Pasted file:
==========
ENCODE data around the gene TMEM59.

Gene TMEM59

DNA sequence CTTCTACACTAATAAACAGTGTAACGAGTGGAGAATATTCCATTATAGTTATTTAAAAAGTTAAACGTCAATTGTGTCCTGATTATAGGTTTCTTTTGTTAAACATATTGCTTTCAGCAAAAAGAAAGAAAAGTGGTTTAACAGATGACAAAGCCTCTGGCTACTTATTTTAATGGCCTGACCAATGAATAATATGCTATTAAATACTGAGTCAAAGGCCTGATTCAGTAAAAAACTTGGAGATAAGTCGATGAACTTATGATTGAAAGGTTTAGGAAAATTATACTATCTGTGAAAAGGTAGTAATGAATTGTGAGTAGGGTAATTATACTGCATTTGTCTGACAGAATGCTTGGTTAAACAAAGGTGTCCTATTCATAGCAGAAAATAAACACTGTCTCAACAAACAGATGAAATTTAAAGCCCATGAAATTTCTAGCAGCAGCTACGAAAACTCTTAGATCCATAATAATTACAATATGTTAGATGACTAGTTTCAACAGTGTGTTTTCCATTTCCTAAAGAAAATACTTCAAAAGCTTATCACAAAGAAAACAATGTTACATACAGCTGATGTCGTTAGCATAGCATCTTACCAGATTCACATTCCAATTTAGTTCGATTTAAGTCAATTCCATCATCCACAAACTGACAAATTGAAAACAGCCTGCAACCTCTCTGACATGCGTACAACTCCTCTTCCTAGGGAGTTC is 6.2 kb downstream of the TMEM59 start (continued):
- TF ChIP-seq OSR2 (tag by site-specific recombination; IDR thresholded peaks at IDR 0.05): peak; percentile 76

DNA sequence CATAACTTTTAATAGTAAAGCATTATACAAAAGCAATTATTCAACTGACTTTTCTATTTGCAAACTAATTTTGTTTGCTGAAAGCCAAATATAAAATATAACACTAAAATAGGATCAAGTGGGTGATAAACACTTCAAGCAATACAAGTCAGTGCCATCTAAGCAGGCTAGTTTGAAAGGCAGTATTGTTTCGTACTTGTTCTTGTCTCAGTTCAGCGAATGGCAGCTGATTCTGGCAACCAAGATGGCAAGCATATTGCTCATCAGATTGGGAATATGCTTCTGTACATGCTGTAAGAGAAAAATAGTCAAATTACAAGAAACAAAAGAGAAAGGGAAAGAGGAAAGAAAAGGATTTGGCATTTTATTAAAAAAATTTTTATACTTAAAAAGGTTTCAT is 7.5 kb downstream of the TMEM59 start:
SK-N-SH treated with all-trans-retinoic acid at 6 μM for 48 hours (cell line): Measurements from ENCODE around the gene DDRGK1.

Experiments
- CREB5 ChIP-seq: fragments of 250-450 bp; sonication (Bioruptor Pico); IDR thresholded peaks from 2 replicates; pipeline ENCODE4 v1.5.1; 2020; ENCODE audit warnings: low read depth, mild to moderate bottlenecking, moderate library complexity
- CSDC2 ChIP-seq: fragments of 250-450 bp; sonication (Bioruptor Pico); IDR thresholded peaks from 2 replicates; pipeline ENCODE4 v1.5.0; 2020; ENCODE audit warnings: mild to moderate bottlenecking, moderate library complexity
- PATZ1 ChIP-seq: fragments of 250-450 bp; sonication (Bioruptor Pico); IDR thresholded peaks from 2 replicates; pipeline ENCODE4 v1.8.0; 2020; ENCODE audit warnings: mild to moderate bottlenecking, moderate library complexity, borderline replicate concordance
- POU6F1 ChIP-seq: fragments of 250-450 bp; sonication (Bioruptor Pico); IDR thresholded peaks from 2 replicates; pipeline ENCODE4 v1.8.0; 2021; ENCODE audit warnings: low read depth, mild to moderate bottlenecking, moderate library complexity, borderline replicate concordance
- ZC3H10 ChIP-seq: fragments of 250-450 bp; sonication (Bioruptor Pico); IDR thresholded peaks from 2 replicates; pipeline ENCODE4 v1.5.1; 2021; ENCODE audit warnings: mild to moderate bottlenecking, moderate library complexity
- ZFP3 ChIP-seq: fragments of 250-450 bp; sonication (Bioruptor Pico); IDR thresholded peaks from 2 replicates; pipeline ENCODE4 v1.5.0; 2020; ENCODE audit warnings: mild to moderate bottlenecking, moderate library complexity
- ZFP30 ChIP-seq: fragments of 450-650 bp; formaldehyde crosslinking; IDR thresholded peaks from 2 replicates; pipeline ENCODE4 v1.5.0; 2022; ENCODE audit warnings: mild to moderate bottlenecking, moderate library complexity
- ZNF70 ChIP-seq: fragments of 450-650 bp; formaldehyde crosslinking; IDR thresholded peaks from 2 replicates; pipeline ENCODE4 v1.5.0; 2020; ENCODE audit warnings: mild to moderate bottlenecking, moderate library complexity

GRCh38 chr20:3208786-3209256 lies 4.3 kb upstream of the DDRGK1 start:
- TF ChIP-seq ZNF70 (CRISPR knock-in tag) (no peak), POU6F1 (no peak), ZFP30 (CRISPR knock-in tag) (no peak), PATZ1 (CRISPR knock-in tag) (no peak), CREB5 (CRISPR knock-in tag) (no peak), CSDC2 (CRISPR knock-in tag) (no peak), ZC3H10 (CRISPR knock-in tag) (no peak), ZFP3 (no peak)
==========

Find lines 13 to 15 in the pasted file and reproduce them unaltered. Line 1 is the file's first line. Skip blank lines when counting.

- ZFP3 ChIP-seq: fragments of 250-450 bp; sonication (Bioruptor Pico); IDR thresholded peaks from 2 replicates; pipeline ENCODE4 v1.5.0; 2020; ENCODE audit warnings: mild to moderate bottlenecking, moderate library complexity
- ZFP30 ChIP-seq: fragments of 450-650 bp; formaldehyde crosslinking; IDR thresholded peaks from 2 replicates; pipeline ENCODE4 v1.5.0; 2022; ENCODE audit warnings: mild to moderate bottlenecking, moderate library complexity
- ZNF70 ChIP-seq: fragments of 450-650 bp; formaldehyde crosslinking; IDR thresholded peaks from 2 replicates; pipeline ENCODE4 v1.5.0; 2020; ENCODE audit warnings: mild to moderate bottlenecking, moderate library complexity